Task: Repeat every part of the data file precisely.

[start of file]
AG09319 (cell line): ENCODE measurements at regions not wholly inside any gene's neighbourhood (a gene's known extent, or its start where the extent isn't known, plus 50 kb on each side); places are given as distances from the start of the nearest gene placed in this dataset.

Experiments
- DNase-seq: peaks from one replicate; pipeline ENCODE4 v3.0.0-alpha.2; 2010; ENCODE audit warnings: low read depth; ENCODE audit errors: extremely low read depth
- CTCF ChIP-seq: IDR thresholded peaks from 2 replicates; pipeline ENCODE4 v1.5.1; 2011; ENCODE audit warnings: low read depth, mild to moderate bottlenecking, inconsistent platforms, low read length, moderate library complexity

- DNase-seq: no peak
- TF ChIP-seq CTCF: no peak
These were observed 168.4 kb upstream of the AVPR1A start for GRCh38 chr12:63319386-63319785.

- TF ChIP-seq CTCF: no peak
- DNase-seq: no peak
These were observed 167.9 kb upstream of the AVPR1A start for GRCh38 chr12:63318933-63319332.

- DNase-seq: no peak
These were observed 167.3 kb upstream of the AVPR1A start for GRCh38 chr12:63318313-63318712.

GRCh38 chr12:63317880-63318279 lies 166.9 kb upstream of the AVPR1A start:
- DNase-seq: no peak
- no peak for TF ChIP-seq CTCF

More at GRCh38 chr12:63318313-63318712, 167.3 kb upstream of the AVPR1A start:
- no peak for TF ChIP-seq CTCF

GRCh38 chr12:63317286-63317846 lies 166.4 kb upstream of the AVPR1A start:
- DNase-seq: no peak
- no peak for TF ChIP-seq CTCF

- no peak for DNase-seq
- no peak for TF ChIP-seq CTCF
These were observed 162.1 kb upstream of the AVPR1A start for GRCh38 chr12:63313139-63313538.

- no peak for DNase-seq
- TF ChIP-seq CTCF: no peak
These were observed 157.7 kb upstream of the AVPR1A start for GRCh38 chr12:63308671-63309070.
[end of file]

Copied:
AG09319 (cell line): ENCODE measurements at regions not wholly inside any gene's neighbourhood (a gene's known extent, or its start where the extent isn't known, plus 50 kb on each side); places are given as distances from the start of the nearest gene placed in this dataset.

Experiments
- DNase-seq: peaks from one replicate; pipeline ENCODE4 v3.0.0-alpha.2; 2010; ENCODE audit warnings: low read depth; ENCODE audit errors: extremely low read depth
- CTCF ChIP-seq: IDR thresholded peaks from 2 replicates; pipeline ENCODE4 v1.5.1; 2011; ENCODE audit warnings: low read depth, mild to moderate bottlenecking, inconsistent platforms, low read length, moderate library complexity

- DNase-seq: no peak
- TF ChIP-seq CTCF: no peak
These were observed 168.4 kb upstream of the AVPR1A start for GRCh38 chr12:63319386-63319785.

- TF ChIP-seq CTCF: no peak
- DNase-seq: no peak
These were observed 167.9 kb upstream of the AVPR1A start for GRCh38 chr12:63318933-63319332.

- DNase-seq: no peak
These were observed 167.3 kb upstream of the AVPR1A start for GRCh38 chr12:63318313-63318712.

GRCh38 chr12:63317880-63318279 lies 166.9 kb upstream of the AVPR1A start:
- DNase-seq: no peak
- no peak for TF ChIP-seq CTCF

More at GRCh38 chr12:63318313-63318712, 167.3 kb upstream of the AVPR1A start:
- no peak for TF ChIP-seq CTCF

GRCh38 chr12:63317286-63317846 lies 166.4 kb upstream of the AVPR1A start:
- DNase-seq: no peak
- no peak for TF ChIP-seq CTCF

- no peak for DNase-seq
- no peak for TF ChIP-seq CTCF
These were observed 162.1 kb upstream of the AVPR1A start for GRCh38 chr12:63313139-63313538.

- no peak for DNase-seq
- TF ChIP-seq CTCF: no peak
These were observed 157.7 kb upstream of the AVPR1A start for GRCh38 chr12:63308671-63309070.